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Protecting the Space Shuttle from Meteoroids and Orbital Debris
Close inspections of the radiators and other exposed surfaces also show minor punctures and evidence of spallation. The TPS has been struck by meteoroids and orbital debris, but reentry heating and localized deformations around the damage have made it difficult to differentiate damage from meteoroids and orbital debris from damage suffered during ascent. All surface damage adds to the workload during turnaround operations to prepare the vehicle for the next flight.
Astronauts performing tasks outside the orbiter are also at risk from meteoroids and orbital debris. The most vulnerable parts of the EVA mobility unit (EMU) are the soft areas of the space suit, the arms, gloves, and lower torso. (NASA calculates that the harder areas of the space suit contribute less than 10 percent of the overall risk.) The soft areas of the suit are constructed of multiple layers of abrasion and thermal protection material and a single pressure bladder.
The secondary oxygen pack on the EMU is sized to provide astronauts with a 30 minute supply of oxygen in case of a 4 mm puncture in the space suit. Presumably, this would be sufficient time for an injured astronaut to be assisted back to the pressurized crew compartment. NASA estimates that a 2 mm diameter particle could cause a 4 mm hole, and a 0.1 mm particle could cause a minute puncture. The degree of damage from these impacts has not yet been assessed in detail, but NASA now has a trauma physician on staff to examine the issue (Heflin, 1997).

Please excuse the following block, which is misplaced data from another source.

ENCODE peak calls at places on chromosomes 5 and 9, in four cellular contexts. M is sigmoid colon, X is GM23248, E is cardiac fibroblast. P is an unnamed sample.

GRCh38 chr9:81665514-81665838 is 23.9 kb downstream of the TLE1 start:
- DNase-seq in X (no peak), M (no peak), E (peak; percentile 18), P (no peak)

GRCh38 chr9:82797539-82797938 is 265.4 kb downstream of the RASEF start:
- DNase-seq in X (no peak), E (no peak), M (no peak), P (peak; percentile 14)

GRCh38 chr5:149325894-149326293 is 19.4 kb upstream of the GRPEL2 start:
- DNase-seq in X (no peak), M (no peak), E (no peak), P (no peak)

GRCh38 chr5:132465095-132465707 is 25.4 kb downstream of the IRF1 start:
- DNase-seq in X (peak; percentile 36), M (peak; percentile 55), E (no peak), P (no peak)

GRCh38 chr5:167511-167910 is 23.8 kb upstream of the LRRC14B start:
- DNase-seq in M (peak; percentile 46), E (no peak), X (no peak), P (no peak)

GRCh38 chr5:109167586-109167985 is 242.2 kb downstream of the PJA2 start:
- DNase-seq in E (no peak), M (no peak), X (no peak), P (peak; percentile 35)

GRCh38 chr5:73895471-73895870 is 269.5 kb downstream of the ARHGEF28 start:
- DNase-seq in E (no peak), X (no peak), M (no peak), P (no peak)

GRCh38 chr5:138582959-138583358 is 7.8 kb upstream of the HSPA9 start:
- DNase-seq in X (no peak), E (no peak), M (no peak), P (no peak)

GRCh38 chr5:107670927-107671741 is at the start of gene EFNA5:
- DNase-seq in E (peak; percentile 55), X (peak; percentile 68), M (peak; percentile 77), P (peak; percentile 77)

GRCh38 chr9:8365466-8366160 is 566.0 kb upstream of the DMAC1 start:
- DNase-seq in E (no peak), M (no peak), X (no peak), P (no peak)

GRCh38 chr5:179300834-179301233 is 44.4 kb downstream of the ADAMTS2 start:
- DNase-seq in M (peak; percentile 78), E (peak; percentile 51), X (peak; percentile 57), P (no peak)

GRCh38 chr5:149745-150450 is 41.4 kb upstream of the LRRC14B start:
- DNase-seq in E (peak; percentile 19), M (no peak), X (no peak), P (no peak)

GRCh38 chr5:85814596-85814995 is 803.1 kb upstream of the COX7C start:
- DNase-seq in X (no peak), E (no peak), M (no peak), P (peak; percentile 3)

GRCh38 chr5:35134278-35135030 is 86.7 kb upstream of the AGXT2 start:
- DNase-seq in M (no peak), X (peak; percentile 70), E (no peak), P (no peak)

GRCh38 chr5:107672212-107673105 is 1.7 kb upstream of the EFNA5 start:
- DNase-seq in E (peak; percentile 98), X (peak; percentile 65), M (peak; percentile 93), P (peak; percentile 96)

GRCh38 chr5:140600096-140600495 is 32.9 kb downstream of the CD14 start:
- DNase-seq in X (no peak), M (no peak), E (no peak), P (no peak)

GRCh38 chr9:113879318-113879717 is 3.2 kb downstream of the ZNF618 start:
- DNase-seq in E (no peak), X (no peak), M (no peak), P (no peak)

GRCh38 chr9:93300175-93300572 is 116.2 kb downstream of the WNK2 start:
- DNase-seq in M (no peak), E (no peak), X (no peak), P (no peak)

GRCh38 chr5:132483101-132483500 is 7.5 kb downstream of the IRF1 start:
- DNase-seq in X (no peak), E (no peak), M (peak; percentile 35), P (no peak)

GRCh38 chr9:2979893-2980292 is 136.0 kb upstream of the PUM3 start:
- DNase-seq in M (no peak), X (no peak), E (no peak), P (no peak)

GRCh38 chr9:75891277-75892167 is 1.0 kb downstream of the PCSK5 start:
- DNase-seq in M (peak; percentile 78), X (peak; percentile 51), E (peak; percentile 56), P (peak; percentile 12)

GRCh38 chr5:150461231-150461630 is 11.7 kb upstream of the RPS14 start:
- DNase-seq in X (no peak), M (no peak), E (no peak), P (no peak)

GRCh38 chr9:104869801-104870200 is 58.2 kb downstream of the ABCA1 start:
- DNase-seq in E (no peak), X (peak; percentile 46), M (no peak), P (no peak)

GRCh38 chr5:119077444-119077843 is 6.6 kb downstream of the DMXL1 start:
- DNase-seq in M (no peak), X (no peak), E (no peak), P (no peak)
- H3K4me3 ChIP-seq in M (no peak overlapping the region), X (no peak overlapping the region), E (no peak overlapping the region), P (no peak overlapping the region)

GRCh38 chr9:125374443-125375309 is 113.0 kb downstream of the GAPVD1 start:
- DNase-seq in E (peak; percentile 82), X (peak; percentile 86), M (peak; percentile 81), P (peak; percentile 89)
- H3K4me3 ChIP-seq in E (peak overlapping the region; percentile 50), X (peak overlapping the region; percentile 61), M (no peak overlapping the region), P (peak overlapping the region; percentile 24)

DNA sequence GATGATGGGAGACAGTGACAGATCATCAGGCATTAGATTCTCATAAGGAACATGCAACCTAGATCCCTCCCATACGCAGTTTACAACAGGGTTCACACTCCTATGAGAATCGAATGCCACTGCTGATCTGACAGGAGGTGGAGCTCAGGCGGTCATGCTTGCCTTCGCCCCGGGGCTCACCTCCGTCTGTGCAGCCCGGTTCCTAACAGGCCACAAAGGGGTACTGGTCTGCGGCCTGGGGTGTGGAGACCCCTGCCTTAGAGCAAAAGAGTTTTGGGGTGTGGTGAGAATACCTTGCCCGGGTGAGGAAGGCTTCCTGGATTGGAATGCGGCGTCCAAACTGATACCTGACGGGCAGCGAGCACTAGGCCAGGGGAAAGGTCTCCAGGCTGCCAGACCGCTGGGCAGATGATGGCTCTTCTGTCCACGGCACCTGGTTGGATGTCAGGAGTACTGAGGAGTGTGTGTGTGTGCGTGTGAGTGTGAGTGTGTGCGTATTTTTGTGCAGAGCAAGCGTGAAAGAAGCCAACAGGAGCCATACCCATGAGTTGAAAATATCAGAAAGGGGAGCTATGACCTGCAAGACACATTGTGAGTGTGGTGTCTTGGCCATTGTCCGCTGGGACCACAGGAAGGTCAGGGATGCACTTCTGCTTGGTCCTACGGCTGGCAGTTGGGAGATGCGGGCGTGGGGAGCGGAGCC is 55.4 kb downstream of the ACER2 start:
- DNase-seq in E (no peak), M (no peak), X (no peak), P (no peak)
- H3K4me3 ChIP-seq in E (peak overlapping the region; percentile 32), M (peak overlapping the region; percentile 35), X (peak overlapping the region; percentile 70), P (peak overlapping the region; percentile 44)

NASA’s calculations of the risk to two astronauts on the end of the orbiter mechanical arm during a six-hour EVA (with no shielding by the structure) are summarized in Table 2–3. The predictions for 180 EVAs are also shown as an example of what the risks might be during the years of ISS operations (Heflin, 1997).
A three-phase study is under way to characterize the vulnerability of the EMU to meteoroids and orbital debris better. The last phase of the study, scheduled to be completed in October 1997, is intended to determine improvements in crew safety that can be realized through practical enhancements to the EMU. A comparable study is in progress for the Russian Orlan EVA suit, which will be used by U.S. astronauts during some cooperative space activities.
TABLE 2–3 Risk during EVA
Probability of no penetration
Probability of no critical penetration (hole >4 mm)